Program #0038 for Monday, May 2, 2011: Cardinal Seán; Reflections on the beatification

May 2, 2011

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Today’s host(s): Scot Landry

Today’s guest(s): Cardinal Séan O’Malley, Andreas Widmer, Fr. Daniel Hennessey

Today’s topics: Reflections on the Beatification of Pope John Paul II; Dedication of the radio studio to Bl. John Paul II

A summary of today’s show: Cardinal Sean, Fr. Dan Hennessey, and Andreas Widmer called in from Rome to give their own unique perspectives on the beatification ceremonies: as a cardinal, a priest, and a former Swiss Guard. They also imparted the flavor of the day, the peace and joy evident in the event even in a crowd numbering close to 2 million. Also, today, we dedicate our radio studio under the patronage of Bl. John Paul II.

1st segment: Yesterday, on Divine Mercy Sunday, Pope Benedict XVI beatified his predecessor, the now Blessed Pope John Paul II. This holy pope was a spiritual father to all of us and an inspiration. On today’s program, we’ll receive the reflections of 3 pilgrims who are familiar to listeners here on The Good Catholic Life. Later, we’ll hear from Father Dan Hennessey, the director of Vocations for the Archdiocese, and Andreas Widmer a former Swiss Guard who now lives in Boston.

Cardinal Sean now joins Scot. The Cardinal said it was exciting to be there yesterday. The crowds were enormous, and luckily there were many opportunities for people to participate in different ways. With up to 2 million people in the city, it was very challenging to get up close to the ceremony itself. Last night, the Basilica was open until 3am and there was a column of people filing past the casket of Bl. John Paul. Today there was a Mass of Thanksgiving celebrated by Cardinal Bertone. There were pilgrims from all over the world, virtually every continent. Obviously, yhr Holy Father had touched so many people’s lives. No one in history had ever been seen by so many people as John Paul. This ceremony gives testimony to the connectedness that people felt with him.

Scot asked what it’s like to know someone he knew so well become a blessed in the Church. Cardinal Sean never thought he would grow so old that he would know two people who were beatified: John Paul and Mother Theresa. He was with the Holy Father many times as both a priest and a bishop. He was extraordinarily gifted and real grace for the Church. It’s wonderful in our lifetime to have the opportunity to celebrate his ministry and his life.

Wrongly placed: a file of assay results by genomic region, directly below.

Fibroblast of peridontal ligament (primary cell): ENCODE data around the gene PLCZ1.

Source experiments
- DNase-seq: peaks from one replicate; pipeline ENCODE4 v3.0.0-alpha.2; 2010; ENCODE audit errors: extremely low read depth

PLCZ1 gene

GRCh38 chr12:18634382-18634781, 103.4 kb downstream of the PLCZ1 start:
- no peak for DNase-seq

Scot said Pope John Paul wasn’t beatified for his papacy, but for his holiness and virtues. He asked Cardinal Sean for any reflections on his holiness. Cardinal Sean said he was impressed how, in the midst of a chaos of a papal visit, wherever it was, he had the ability to concentrate and pray and be recollected. He’s sure that was the source of his strength. That was evidence of just how profound his spirituality was.

Cardinal Sean said it looked like the entire College of Cardinals was present and he was pleased that Pope Benedict asked all the cardinals to concelebrate. Even a number of retired cardinals in poor health came to Rome to be part of it.

Scot asked how Rome was different than all the Cardinal’s many trips. There were many people from all over: lots of French and Spanish, also many from Africa. Many people slept in the St. Peter’s Square and along the Via della Conciliazione.

Scot said he followed many of the Catholic bloggers and Twitterers who were writing during the whole night from the vigil and through the Mass. When Cardinal Sean went by the Basilica last night about 11pm and there was still a huge column. Cardinal Sean also ran into some of those attending today’s Vatican meeting of Catholic bloggers, including Anna Arco of the Catholic Herald in London.

2nd segment: Now joined by Fr. Daniel Hennessey from the Basilica of St. Paul-Outside-the-Walls in Rome. He attended the Saturday night vigil at Circus Maximus. He thinks there were several hundred thousand people and it was very peaceful. There was a magnificent of Our Lady and Child. There were several witness interviews, including the religious sister who was cured of Parkinson’s and whose miracle was the one that allowed Bl. John Paul to be beatified.

On Sunday, he had to get up very early. It wasn’t easy to get through the crowds and the security checkpoints, but eventually they got through to sit in the section reserved for priests. He got to sit in front of about 90 percent of the millions who were present. As vocation director, Fr. Dan has talked to a lot of seminarians about the affect John Paul may have had on their lives. To say it was beautiful was an understatement. He believes Bl. John Paul is interceding for us for vocations right now. As a priest himself, he had a total sense of gratitude for the gift of the priesthood. God uses each person, especially priests, as instruments. He was struck how God used John Paul as an instrument to touch so many people. It seemed every person there had a personal connection with John Paul.